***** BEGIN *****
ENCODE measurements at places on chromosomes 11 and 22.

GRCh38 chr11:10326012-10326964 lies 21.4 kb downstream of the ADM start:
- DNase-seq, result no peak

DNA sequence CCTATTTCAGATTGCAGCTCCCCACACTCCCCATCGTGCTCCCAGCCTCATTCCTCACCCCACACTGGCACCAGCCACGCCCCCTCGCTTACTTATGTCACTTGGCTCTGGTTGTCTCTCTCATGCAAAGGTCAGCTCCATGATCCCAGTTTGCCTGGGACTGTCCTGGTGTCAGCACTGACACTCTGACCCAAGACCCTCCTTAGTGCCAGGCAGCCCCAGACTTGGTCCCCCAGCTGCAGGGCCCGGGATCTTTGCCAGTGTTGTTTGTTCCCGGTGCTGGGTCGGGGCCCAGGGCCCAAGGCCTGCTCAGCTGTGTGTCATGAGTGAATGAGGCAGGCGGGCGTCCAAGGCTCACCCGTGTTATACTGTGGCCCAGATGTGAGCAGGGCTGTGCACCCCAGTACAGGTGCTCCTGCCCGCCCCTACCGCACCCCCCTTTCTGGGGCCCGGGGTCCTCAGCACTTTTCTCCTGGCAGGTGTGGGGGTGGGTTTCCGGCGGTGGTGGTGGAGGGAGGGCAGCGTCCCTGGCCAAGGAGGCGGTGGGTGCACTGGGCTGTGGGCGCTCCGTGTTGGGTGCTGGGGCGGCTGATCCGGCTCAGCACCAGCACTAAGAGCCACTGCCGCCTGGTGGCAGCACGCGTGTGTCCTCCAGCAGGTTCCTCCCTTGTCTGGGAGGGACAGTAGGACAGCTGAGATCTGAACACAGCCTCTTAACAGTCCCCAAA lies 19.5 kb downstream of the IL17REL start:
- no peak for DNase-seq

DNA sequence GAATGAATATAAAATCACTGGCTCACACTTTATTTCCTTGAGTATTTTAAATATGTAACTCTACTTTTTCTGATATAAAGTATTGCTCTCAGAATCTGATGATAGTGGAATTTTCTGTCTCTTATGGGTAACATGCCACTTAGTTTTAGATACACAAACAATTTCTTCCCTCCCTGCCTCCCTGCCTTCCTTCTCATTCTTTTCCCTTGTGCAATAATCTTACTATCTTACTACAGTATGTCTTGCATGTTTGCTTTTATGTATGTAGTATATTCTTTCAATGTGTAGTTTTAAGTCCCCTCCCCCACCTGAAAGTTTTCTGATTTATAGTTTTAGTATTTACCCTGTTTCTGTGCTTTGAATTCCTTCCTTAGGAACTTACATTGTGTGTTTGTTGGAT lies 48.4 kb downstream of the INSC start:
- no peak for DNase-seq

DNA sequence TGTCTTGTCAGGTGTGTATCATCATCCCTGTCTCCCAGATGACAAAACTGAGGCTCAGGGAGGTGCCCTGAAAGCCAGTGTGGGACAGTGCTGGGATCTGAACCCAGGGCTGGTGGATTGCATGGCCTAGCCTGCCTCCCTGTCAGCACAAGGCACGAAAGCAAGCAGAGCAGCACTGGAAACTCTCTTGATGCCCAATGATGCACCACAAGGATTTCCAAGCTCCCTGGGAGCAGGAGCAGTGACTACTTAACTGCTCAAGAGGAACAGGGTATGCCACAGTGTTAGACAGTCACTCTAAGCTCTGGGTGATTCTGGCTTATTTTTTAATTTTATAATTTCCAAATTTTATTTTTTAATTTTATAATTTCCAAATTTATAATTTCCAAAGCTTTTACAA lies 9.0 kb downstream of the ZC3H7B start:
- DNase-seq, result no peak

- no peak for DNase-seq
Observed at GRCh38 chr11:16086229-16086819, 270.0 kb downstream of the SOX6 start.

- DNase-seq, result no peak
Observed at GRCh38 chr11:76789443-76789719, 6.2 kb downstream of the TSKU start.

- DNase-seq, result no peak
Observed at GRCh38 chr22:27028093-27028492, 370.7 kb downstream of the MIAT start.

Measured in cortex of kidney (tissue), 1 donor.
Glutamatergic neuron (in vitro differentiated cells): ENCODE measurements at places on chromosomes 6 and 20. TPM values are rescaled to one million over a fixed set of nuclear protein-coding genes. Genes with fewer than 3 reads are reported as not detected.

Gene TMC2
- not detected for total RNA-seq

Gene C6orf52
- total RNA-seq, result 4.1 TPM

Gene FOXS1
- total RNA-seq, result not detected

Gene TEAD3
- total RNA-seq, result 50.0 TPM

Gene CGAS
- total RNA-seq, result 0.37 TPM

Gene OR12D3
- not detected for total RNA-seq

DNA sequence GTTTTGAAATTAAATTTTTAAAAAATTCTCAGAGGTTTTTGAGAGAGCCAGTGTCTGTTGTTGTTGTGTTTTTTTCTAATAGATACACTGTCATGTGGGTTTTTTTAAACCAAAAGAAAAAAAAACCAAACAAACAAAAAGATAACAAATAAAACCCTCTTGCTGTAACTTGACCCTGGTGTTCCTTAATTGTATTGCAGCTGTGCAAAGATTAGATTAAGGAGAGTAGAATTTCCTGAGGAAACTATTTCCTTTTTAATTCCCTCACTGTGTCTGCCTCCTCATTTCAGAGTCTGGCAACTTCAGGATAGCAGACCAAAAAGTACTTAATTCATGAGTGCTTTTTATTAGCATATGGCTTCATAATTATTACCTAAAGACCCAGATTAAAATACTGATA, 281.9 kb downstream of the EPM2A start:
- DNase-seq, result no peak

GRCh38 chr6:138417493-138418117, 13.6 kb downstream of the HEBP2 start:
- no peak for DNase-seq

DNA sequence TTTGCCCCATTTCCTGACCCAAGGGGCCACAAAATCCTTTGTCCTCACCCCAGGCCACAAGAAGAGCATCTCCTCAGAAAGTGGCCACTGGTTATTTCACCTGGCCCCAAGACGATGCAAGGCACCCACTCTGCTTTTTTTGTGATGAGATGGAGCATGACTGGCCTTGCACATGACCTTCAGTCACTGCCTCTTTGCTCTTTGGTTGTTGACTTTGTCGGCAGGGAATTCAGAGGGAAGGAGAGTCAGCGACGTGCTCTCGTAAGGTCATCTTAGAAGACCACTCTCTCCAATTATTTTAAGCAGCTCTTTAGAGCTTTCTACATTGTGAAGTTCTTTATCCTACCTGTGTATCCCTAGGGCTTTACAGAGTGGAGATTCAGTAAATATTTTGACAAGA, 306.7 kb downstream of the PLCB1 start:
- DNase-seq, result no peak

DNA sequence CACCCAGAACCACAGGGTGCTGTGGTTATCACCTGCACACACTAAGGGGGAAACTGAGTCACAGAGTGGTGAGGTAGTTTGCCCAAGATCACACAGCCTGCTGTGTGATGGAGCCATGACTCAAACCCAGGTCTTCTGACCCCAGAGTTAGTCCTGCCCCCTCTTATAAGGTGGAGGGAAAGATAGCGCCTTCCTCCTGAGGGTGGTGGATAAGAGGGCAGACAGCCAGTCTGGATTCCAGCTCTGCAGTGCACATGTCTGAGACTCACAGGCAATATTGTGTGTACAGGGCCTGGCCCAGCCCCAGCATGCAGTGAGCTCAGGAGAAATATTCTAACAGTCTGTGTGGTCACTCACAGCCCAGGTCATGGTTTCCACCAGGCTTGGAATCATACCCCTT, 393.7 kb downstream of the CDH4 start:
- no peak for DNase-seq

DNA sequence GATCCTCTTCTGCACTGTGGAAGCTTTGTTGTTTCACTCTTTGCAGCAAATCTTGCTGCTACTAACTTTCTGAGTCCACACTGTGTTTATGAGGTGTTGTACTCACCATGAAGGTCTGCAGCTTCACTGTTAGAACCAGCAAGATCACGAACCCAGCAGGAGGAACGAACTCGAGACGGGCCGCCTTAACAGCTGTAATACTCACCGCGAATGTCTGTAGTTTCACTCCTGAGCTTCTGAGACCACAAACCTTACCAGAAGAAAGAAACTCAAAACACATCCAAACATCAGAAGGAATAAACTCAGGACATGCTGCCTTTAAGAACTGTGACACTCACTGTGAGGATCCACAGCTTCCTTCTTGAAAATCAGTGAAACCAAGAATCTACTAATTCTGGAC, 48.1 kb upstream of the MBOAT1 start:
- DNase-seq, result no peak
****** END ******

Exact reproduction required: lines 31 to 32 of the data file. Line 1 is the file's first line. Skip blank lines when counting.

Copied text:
- DNase-seq, result no peak

GRCh38 chr6:138417493-138418117, 13.6 kb downstream of the HEBP2 start: